Displaying items by tag: fiduciary rule
Variable annuities have been going through a difficult period recently. Fixed and fixed index annuities have been grabbing market share in the year since the DOL rule got canceled. However variable annuities just escaped an important new regulation. Massachusetts just implemented the first state fiduciary rule—which may become a template for liberal states all over the country. However, variable annuities have officially been categorized as insurance products, not securities, so do not fall under the purview of the best interest rule.
FINSUM: This is a major development for the variable annuities industry because there were a lot of fears the rule would consider them securities. It seems like the Massachusetts rule will become the standard template for state adoption all over the US, so this is a big victory.
A new report shows that fixed index annuities sales have been surging. FIAs saw sales jump 57% in 2019, and there appear to be two reasons why. Firstly, the defeat of the DOL’s fiduciary rule completely reopened the market to a product that had been in serious trouble in the period leading up to the rule. Additionally, due to de-risking, variable annuities have become less attractive, and more money has been moving into fixed index annuities, which also offer higher rates than fixed annuities. Generally speaking, “Broker-dealers have embraced the solution as products become more transparent and consumer-friendly”, says Cerulli Associates.
FINSUM: The whole sales process for FIAs has really cleaned up its act and the marketing materials and structures are more accessible now. We expect this market to keep rising.
Advisors will have likely noticed that Massachusetts has just introduced a new fiduciary rule. The rule, announced on Friday, makes Massachusetts the first state to adopt a best interest standard since courts struck down the DOL’s fiduciary rule. The rule is under the usual attacks from industry trade groups, but more surprisingly, it is also being attacked by fiduciary rule advocates. Such advocates had initially praised the rule’s first draft, but now say the state made too many changes before implementation. According to the Consumer Federation of America “What’s left is a modest improvement on Regulation Best Interest but not the kind of tough standard needed to protect investors from conflicted advice.”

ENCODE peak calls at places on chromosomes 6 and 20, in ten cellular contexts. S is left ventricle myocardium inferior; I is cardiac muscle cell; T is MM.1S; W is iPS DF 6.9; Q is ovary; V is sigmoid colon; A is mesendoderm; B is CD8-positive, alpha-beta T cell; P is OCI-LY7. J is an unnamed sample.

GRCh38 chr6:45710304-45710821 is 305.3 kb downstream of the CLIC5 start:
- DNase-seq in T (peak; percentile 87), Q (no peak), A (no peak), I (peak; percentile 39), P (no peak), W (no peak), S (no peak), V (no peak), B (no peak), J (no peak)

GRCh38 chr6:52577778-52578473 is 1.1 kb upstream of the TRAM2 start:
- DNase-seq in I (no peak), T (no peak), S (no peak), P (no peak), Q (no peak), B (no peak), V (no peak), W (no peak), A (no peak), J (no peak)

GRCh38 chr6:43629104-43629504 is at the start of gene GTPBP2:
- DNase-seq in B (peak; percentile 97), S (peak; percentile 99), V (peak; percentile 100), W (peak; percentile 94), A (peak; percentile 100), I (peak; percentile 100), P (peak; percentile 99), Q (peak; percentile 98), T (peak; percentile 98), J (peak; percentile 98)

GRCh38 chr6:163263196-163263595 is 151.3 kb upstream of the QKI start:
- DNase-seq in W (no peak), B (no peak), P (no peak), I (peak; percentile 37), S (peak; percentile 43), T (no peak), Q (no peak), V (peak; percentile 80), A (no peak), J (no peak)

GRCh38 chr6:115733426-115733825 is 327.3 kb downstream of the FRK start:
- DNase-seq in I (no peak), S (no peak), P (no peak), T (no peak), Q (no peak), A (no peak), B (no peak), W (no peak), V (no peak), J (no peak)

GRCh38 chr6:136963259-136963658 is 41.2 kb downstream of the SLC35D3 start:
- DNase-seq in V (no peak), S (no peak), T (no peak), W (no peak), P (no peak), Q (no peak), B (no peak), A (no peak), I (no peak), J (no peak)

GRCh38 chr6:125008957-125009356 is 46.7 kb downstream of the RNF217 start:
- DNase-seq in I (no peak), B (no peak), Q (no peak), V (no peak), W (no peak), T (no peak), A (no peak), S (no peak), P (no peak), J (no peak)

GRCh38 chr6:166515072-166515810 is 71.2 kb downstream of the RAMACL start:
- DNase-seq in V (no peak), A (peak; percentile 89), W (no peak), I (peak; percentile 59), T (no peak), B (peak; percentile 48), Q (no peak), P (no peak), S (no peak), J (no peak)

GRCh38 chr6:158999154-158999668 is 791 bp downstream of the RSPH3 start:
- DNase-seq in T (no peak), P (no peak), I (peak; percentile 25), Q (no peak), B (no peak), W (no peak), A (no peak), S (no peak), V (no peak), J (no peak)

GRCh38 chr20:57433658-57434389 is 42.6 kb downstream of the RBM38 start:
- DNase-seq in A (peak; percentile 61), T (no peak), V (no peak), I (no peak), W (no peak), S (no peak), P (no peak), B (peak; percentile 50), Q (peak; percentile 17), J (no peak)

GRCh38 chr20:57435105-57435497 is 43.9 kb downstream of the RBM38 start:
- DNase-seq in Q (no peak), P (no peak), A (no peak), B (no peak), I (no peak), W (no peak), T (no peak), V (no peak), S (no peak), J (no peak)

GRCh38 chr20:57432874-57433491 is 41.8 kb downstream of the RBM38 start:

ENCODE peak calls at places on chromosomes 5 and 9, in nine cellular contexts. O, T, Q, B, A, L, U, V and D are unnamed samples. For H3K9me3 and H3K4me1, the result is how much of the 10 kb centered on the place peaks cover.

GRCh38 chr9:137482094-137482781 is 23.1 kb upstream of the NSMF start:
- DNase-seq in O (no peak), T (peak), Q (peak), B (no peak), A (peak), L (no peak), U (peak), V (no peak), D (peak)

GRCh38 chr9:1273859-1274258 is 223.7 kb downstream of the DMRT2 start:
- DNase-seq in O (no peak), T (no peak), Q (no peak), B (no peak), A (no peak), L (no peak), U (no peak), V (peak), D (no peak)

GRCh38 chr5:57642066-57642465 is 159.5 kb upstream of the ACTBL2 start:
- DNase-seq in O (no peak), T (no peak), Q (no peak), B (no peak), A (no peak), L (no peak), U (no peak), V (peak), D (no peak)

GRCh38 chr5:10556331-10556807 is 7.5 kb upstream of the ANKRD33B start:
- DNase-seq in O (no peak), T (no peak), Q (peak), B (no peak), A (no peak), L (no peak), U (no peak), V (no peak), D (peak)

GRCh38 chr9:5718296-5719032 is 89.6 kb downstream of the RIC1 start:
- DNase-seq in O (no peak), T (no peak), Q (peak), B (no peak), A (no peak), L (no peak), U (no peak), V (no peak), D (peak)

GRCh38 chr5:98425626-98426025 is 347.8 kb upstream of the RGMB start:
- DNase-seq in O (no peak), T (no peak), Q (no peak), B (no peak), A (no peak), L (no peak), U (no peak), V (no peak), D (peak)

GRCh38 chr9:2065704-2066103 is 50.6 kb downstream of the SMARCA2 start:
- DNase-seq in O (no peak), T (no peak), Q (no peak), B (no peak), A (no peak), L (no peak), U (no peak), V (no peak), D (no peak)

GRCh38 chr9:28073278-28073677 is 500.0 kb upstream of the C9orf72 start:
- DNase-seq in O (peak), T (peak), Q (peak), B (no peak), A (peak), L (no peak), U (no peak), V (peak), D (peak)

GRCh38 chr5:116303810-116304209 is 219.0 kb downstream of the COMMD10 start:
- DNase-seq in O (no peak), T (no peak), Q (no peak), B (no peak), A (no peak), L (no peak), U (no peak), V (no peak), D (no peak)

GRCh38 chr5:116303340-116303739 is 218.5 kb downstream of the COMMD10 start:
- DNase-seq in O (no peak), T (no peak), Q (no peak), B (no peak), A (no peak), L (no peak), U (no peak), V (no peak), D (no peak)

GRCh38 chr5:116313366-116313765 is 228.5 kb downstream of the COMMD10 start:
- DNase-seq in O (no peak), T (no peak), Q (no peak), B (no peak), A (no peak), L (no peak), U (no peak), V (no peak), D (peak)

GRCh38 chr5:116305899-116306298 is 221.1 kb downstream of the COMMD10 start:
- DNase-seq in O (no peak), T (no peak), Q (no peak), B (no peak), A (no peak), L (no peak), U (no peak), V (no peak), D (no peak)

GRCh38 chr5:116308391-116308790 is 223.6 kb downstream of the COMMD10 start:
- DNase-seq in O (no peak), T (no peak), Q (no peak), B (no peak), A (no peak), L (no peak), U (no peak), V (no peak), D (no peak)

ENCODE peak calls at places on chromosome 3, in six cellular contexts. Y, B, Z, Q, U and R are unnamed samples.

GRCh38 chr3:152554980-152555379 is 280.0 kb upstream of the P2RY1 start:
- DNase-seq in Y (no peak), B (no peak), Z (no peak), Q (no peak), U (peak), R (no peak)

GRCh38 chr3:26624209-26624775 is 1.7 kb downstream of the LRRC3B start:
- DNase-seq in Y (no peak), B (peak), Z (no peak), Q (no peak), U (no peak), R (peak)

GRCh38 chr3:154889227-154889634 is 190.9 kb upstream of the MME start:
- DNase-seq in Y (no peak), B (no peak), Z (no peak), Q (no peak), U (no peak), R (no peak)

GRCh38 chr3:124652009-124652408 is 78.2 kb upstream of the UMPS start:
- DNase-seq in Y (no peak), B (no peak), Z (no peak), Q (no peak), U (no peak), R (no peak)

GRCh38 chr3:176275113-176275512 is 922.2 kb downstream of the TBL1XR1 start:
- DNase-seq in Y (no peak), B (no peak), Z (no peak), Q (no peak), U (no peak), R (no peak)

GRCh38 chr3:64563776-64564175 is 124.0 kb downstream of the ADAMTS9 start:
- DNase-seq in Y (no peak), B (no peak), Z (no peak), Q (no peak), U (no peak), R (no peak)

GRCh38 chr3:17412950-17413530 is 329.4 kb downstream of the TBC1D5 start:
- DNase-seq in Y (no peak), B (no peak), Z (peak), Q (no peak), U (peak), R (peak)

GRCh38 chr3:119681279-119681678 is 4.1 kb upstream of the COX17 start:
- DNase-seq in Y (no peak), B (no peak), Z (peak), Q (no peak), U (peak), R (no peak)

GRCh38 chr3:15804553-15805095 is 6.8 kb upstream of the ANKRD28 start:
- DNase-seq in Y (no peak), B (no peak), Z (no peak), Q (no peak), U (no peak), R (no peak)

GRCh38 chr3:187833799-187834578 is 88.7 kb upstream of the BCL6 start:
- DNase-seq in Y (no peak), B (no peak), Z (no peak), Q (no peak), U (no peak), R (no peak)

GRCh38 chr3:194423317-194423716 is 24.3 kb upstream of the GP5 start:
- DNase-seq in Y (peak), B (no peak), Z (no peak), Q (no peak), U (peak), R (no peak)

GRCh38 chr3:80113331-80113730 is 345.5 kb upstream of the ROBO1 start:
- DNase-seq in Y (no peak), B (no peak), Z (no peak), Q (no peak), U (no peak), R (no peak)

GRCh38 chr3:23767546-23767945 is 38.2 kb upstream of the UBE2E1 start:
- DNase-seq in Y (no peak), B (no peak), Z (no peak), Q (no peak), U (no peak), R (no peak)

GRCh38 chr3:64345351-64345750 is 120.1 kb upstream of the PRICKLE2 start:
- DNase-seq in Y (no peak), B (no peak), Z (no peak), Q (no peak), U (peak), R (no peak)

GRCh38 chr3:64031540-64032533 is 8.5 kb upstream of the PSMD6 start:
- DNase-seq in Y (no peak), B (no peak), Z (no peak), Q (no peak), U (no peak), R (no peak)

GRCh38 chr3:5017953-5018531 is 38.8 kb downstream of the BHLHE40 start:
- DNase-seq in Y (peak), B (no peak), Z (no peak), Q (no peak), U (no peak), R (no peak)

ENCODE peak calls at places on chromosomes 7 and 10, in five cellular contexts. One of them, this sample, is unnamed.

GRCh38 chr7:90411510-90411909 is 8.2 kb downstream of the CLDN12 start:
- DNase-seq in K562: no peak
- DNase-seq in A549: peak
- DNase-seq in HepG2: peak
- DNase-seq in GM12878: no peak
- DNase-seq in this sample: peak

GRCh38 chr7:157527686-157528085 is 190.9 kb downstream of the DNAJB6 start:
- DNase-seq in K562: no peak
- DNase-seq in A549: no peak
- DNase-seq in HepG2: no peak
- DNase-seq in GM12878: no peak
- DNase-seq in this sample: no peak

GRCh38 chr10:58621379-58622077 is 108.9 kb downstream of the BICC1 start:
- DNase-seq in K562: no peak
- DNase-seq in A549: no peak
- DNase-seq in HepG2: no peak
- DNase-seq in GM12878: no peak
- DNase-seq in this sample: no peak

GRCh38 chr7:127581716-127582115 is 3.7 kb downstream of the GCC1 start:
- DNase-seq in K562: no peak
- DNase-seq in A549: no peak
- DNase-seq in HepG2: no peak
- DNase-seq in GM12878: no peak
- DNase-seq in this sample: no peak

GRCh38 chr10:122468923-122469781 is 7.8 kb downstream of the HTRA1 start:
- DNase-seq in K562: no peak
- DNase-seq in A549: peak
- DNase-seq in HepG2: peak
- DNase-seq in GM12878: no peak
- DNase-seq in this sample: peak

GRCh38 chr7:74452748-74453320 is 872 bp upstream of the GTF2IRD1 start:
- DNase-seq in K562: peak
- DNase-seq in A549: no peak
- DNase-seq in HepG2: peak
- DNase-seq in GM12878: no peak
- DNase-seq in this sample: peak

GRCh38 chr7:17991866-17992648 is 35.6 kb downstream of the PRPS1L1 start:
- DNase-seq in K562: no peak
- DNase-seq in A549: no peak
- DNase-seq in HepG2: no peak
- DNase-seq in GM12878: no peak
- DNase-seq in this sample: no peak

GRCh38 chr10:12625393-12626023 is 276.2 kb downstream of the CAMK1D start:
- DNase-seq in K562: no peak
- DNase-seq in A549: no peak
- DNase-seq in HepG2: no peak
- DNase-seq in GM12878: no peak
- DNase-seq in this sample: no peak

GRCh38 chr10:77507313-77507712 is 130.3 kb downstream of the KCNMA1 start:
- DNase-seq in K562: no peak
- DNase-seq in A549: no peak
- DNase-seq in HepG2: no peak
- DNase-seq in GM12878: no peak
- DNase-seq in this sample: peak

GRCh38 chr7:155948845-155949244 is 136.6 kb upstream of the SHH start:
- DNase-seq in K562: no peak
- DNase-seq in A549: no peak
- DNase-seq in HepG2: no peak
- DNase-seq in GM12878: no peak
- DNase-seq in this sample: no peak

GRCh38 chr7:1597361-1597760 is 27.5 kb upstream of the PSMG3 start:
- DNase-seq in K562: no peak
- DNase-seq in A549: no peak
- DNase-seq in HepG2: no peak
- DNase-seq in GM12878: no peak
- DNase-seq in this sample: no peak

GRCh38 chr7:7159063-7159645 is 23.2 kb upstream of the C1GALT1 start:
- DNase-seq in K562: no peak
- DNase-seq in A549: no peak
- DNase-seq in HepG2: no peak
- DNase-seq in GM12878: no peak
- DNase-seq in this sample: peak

FINSUM: The changes to the rule were significant, such as not applying to insurance product sales and not applying to brokers unless “account monitoring” was specifically specified in the customer contract. The rule takes effect March 6th.
The terrible, no-good, hated first version of the DOL Rule could be on its way back. While most advisors are aware that many of the Democratic candidates want to bring back the old version of the rule, one big surprise came out this week—even Mike Bloomberg explicitly says he wants the rule reinstated. That comes as a bit of a shock because he is seen as the most moderate candidate (he was a Republican while mayor of NYC!).
FINSUM: There is a huge amount on the line for the wealth management industry in this upcoming election. Not only will taxes likely change drastically, but the regulatory environment may shift radically.
Industry lawyers are checking every day, but nothing is happening. Everyone keeps looking at the DOL’s information portal to see if the agency has posted a new version of its Fiduciary Rule. Many thought the rule would be published by the end of the year, but so far nothing. The reason this is important is that the agency is running out of time to get the rule finalized and in place before the election. Rules that get approved immediately before elections are much more likely, and easier, for successors to undue. Therefore, if the rule does not get approved soon (which is near impossible because of the long approval process the White House has once the DOL proposes it), the rule is at risk of a victorious presidential candidate undoing it.
FINSUM: It seems likely this rule won’t get done until right before the election. If Bernie, or really any Democrat, wins it will likely be undone and the path will be paved for a much tougher rule.